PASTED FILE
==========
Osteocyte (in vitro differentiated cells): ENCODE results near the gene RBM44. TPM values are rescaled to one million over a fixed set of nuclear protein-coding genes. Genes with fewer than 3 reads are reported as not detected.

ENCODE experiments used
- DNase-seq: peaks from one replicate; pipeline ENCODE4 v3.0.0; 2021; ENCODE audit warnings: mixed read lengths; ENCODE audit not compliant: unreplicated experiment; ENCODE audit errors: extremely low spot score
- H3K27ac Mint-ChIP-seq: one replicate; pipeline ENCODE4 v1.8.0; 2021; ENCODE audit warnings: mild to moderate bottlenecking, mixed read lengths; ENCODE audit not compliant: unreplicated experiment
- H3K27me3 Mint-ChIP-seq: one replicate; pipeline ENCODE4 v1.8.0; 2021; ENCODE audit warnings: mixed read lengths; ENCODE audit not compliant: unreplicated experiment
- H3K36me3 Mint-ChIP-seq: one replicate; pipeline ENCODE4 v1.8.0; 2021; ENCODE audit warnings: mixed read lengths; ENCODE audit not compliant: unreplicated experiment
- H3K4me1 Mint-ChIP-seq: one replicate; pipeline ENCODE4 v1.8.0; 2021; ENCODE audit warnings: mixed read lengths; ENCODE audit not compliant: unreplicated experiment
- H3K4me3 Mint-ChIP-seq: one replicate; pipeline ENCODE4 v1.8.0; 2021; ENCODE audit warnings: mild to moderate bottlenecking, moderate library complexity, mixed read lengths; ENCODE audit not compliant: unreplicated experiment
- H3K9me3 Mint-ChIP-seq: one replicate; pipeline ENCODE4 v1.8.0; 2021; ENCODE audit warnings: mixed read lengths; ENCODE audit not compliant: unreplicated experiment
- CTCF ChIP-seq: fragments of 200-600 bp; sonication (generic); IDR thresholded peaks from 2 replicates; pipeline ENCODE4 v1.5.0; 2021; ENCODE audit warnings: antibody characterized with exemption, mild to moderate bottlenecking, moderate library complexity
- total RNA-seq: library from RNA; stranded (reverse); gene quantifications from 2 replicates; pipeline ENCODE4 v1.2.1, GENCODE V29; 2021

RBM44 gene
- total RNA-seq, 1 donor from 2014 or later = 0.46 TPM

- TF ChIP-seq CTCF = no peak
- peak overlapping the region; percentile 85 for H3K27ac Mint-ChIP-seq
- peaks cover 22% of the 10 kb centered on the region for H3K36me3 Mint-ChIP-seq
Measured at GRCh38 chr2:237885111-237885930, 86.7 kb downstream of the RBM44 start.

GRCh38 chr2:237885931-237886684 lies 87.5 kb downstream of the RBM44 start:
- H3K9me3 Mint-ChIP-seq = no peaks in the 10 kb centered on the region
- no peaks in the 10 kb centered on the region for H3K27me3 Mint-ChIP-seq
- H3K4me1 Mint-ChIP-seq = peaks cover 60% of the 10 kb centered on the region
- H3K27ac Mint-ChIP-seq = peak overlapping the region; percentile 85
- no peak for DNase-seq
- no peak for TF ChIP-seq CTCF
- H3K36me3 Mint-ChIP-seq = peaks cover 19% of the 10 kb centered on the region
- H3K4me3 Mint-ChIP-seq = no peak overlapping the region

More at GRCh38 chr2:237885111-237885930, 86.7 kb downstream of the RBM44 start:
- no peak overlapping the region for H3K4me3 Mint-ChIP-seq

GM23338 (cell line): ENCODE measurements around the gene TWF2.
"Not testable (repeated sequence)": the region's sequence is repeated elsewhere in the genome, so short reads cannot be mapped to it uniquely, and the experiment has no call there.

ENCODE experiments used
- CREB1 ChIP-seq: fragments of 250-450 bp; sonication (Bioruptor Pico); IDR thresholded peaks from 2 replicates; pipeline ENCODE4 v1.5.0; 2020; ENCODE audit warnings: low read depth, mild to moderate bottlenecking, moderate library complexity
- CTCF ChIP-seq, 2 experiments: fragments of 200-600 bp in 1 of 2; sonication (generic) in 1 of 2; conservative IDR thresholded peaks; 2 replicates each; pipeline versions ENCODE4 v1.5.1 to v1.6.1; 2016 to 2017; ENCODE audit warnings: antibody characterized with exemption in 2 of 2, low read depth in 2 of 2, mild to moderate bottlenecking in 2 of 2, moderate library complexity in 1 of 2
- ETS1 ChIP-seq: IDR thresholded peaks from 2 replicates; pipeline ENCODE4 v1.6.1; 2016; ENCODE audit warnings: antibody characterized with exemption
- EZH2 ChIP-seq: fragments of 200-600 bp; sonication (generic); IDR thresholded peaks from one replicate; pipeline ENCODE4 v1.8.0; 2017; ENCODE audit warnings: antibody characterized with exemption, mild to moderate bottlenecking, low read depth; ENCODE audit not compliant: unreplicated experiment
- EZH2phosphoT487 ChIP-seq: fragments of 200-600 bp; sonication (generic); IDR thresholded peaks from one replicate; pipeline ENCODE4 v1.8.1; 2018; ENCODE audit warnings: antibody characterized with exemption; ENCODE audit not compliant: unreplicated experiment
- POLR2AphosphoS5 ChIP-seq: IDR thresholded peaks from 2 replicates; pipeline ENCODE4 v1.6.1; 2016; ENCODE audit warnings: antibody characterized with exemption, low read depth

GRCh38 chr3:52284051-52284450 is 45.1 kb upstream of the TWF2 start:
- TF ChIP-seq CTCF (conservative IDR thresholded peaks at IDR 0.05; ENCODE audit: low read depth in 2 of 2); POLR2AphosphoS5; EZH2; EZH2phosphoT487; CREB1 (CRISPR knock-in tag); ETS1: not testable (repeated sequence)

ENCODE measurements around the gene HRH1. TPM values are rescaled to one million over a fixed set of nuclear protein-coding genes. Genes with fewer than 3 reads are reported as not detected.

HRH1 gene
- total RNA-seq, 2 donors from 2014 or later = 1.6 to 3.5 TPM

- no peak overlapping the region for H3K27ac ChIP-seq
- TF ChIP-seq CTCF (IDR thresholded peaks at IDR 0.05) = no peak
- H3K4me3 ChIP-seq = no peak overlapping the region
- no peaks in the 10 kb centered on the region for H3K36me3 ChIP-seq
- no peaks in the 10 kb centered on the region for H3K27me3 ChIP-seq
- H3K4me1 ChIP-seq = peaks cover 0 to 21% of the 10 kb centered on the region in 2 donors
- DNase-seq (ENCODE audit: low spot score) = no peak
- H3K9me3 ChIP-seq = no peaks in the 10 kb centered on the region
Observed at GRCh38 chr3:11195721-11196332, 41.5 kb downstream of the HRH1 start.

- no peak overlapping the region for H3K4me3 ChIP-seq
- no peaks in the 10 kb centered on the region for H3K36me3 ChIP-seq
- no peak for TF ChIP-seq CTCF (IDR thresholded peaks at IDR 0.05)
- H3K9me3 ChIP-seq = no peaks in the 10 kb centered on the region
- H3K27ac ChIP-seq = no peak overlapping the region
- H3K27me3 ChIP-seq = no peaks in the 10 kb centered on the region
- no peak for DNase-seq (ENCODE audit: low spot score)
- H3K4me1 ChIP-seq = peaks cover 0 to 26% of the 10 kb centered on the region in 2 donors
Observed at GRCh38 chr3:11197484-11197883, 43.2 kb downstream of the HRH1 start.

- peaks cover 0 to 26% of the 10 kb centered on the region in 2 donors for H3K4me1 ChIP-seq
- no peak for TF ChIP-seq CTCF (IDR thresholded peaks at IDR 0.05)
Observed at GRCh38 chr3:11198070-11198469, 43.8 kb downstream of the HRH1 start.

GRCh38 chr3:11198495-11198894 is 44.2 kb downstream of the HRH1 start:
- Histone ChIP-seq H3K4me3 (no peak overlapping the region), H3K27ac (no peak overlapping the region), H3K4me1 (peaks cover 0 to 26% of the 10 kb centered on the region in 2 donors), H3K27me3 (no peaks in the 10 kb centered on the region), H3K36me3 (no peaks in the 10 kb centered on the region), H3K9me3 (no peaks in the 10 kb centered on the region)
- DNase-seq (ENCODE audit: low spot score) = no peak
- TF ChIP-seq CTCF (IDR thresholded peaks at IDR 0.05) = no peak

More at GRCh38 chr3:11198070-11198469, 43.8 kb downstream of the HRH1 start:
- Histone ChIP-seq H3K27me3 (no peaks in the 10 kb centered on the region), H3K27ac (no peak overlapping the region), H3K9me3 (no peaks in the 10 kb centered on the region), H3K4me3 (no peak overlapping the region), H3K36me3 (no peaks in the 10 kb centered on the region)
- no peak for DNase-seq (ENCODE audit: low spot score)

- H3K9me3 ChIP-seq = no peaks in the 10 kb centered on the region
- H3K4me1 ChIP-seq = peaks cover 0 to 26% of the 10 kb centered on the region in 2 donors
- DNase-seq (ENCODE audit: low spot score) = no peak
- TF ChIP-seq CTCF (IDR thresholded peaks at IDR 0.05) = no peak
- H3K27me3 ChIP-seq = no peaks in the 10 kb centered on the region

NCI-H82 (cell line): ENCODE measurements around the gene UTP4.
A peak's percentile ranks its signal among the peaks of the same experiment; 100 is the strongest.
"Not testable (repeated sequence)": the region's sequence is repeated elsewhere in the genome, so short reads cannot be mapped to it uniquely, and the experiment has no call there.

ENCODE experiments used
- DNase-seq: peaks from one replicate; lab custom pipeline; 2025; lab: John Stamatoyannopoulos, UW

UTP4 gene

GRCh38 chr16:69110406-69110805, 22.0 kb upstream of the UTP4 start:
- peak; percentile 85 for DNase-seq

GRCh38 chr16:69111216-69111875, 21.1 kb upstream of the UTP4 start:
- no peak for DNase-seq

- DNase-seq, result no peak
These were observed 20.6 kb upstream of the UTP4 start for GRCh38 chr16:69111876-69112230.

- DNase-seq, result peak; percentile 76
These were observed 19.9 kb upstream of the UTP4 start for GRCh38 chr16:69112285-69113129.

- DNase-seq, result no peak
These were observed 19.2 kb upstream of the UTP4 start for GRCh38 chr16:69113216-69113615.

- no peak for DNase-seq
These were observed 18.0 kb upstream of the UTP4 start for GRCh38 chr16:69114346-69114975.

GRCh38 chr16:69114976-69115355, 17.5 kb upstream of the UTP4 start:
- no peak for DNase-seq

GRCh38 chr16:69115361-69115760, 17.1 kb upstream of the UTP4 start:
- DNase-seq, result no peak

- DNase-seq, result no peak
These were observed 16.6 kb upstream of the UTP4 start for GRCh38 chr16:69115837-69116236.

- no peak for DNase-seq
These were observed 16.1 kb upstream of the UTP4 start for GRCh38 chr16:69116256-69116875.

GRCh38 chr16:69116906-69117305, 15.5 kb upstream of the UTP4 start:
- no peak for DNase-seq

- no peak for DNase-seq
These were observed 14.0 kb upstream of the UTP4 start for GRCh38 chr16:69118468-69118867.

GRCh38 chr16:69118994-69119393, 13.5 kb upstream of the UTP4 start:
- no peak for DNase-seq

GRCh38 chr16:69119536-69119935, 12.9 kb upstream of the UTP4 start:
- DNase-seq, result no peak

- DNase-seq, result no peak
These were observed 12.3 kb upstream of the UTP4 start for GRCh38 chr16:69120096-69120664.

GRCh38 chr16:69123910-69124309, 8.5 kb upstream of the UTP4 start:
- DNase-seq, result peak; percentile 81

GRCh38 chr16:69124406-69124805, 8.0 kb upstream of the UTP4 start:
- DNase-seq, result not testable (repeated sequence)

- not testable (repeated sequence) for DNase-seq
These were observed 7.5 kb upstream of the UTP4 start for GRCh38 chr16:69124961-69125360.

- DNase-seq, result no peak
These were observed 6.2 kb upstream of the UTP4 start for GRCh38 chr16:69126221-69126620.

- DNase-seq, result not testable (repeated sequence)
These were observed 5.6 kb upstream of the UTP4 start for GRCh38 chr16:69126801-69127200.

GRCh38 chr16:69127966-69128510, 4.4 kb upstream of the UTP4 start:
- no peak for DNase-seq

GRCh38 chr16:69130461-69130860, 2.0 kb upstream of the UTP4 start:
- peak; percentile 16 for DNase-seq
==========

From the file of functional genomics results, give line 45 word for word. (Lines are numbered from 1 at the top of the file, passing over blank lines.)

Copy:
- H3K4me3 ChIP-seq = no peak overlapping the region